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Gareth Southgate calls on England to transfer energy to world stage

The Guardian logo The Guardian 18-06-2018 Daniel Taylor in Volgograd
Raheem Sterling gets to grips with Trent Alexander-Arnold of England during an England training session before their World Cup opener against Tunisia. © Getty Images Raheem Sterling gets to grips with Trent Alexander-Arnold of England during an England training session before their World Cup opener against Tunisia.

It was France 98 on the last occasion England faced Tunisia in a World Cup. That one kicked off in the middle of the day and a 2-0 win, as always with England, sent the giddy-meter spinning. The lingering memory, however, is still the line with which Des Lynam opened the television coverage. “Good afternoon,” he greeted the viewers. “Shouldn’t you be at work?”

This year, it will be 9pm local time when the two sides renew acquaintances in the Volgograd Arena. Nothing changes, though, when it comes to the raised expectations surrounding England on the eve of another World Cup adventure. Or, indeed, the diminished reputation of the nation’s footballers in the wake of more disappointments than they would probably care to remember.

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One Russian journalist was impudent enough to ask Harry Kane in the pre-match news conference whether it was true, as he had read on social media, that the welcome gift he received in Repino earlier in the week – a golden teapot – was the first trophy he had picked up in his career. Kane took that one on the chin and pointed out that maybe he could lift the “big gold one” on 15 July.

Trippier and Young will be a crucial role at wing-back © Alex Morton/Getty Images Trippier and Young will be a crucial role at wing-back

Except, of course, we have been here before, falling into the trap. Roy Hodgson’s team went into the last World Cup on the back of an unbeaten qualifying programme and with everyone noting how immaculately prepared they seemed to be behind the scenes.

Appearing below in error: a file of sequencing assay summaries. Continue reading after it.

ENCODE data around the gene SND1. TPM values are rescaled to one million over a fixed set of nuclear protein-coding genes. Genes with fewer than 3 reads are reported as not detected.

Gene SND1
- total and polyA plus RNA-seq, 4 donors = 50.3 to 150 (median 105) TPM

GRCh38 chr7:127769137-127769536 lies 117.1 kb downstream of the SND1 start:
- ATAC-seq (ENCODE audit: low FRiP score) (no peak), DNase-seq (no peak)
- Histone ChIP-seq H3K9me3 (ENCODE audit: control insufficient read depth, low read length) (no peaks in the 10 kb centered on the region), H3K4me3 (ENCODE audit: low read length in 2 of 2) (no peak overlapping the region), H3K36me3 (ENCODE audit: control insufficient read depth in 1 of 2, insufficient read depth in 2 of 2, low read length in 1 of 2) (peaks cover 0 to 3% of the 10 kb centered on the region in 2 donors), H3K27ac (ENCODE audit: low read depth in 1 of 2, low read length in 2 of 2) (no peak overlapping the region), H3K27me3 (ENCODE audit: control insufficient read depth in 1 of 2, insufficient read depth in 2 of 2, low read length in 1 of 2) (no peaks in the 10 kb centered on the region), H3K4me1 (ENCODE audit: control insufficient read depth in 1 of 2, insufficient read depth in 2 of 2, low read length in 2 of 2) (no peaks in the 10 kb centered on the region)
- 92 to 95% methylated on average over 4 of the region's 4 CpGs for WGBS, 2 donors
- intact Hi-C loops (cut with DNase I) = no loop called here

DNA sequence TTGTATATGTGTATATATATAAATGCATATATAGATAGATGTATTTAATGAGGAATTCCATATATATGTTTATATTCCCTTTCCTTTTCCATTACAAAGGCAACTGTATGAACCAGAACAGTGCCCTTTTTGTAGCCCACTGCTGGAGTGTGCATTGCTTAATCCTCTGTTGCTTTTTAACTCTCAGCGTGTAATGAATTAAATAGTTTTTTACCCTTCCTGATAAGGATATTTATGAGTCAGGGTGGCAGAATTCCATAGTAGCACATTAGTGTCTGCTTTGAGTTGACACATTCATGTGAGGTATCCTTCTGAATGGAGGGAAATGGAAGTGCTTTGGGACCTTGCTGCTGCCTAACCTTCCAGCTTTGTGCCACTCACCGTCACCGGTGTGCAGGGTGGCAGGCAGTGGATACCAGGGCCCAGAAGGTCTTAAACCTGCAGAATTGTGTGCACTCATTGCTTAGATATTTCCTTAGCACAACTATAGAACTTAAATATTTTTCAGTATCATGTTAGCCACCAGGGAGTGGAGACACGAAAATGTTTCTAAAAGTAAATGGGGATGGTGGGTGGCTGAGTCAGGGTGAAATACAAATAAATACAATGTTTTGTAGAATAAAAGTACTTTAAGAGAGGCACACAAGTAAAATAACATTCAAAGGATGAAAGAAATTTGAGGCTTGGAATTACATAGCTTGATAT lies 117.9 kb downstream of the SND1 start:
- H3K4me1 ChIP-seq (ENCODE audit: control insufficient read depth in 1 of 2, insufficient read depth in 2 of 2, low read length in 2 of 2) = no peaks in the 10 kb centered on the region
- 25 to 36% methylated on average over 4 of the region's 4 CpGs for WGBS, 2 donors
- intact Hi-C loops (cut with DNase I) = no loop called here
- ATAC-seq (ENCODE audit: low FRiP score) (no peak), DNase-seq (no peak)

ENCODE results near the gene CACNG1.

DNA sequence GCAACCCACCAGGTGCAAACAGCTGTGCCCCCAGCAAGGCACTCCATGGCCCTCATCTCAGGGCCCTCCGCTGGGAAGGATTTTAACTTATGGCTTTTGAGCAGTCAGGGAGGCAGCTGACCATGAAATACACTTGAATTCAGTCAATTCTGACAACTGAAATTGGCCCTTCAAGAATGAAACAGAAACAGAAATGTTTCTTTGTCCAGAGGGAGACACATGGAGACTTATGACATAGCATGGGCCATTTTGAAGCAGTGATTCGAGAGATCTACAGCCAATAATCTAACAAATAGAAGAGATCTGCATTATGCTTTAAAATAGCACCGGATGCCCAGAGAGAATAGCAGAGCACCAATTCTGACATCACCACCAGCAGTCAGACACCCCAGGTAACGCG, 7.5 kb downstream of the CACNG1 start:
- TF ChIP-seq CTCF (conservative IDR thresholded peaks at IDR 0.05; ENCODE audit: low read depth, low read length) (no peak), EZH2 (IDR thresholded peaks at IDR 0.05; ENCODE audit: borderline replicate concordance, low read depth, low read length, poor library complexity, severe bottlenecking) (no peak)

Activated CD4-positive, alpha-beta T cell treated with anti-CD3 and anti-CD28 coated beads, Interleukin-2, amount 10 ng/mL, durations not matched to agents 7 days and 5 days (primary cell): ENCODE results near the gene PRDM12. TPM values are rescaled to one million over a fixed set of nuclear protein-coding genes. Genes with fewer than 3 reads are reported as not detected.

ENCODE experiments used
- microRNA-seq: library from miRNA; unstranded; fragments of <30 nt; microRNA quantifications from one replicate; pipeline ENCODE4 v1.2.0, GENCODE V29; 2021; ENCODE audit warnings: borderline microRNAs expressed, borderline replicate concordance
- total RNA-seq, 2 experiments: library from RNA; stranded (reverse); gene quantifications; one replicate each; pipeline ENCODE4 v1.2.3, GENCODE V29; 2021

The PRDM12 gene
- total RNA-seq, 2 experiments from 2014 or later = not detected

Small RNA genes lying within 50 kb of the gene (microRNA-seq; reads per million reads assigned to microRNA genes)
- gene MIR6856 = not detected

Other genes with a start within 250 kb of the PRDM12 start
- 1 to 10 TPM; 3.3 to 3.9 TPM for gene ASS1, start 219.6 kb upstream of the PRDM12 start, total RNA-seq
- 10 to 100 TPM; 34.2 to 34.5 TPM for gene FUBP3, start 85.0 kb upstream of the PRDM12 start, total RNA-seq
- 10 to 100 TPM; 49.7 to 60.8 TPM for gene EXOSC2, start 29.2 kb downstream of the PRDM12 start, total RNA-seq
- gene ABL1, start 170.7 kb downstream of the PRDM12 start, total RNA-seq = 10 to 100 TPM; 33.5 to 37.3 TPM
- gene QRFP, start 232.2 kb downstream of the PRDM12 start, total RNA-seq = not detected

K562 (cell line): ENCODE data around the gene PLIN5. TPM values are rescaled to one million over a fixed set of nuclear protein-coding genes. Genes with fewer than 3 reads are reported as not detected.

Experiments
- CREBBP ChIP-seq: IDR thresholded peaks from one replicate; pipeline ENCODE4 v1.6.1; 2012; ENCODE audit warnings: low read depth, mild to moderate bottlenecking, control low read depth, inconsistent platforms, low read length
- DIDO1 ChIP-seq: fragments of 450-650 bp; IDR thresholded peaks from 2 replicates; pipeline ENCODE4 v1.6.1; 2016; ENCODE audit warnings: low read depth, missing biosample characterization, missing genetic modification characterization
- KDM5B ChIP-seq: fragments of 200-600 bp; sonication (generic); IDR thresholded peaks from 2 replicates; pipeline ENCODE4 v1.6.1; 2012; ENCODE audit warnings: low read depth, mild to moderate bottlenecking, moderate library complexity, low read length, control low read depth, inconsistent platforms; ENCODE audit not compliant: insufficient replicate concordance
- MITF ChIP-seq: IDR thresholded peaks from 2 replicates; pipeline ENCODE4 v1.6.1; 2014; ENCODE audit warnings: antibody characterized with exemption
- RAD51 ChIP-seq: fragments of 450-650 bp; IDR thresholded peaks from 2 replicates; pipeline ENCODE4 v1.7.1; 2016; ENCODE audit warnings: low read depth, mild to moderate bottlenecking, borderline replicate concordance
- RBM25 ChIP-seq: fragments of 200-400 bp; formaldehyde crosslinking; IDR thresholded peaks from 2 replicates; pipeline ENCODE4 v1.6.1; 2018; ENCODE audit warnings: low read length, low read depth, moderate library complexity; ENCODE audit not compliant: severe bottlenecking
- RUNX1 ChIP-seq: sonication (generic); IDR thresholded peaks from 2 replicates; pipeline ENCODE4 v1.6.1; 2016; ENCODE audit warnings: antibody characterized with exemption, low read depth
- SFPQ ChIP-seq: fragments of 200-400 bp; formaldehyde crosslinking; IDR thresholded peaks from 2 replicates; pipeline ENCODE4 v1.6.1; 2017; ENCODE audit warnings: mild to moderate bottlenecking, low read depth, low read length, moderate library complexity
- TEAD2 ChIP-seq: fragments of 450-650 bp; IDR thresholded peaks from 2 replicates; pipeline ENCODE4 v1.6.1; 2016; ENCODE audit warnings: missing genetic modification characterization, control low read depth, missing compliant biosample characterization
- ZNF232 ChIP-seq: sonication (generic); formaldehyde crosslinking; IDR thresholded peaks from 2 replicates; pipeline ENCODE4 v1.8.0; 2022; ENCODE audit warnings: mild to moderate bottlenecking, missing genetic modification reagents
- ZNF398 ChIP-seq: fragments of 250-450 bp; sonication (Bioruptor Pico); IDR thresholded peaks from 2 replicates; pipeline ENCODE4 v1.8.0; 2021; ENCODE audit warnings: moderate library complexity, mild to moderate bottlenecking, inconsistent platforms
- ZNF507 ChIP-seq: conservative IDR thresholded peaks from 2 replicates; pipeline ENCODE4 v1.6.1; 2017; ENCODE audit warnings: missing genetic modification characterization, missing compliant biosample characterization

The training ground just beneath Sugarloaf Mountain in Rio de Janeiro was pristine. Scientists had designed specially tailored recovery drinks for each player, depending on their sweat output. Turf specialists had been brought in to make the sure the grass was the same length, to the millimetre, of the pitch of their opening game. All that was left was for England to show they could take care of a football and the standing joke, four years on, is the team were on their way home before they had even finished their anti-malaria tablets. Seven days, to be precise.

England’s qualifying results for Euro 2016 were even more impressive, with an immaculate record of 10 successive wins. Then it came to the now-infamous game against Iceland – a nation ranked 133rd in the world, between Burundi and Turkmenistan, four years earlier – and the din from thousands of England supporters chanting “you’re not fit to wear the shirt” at their own players.

If all this sounds slightly downbeat it should also be pointed out that speaking to Southgate here in Volgograd on Sunday was to be in the company of a man who seems entirely comfortable in his own skin. Southgate talked of his pride to be leading out his national team. “My family are incredibly patriotic,” he said. “My grandad was a marine. I’ve always been brought up with England being a core part of what we stood for and my life.”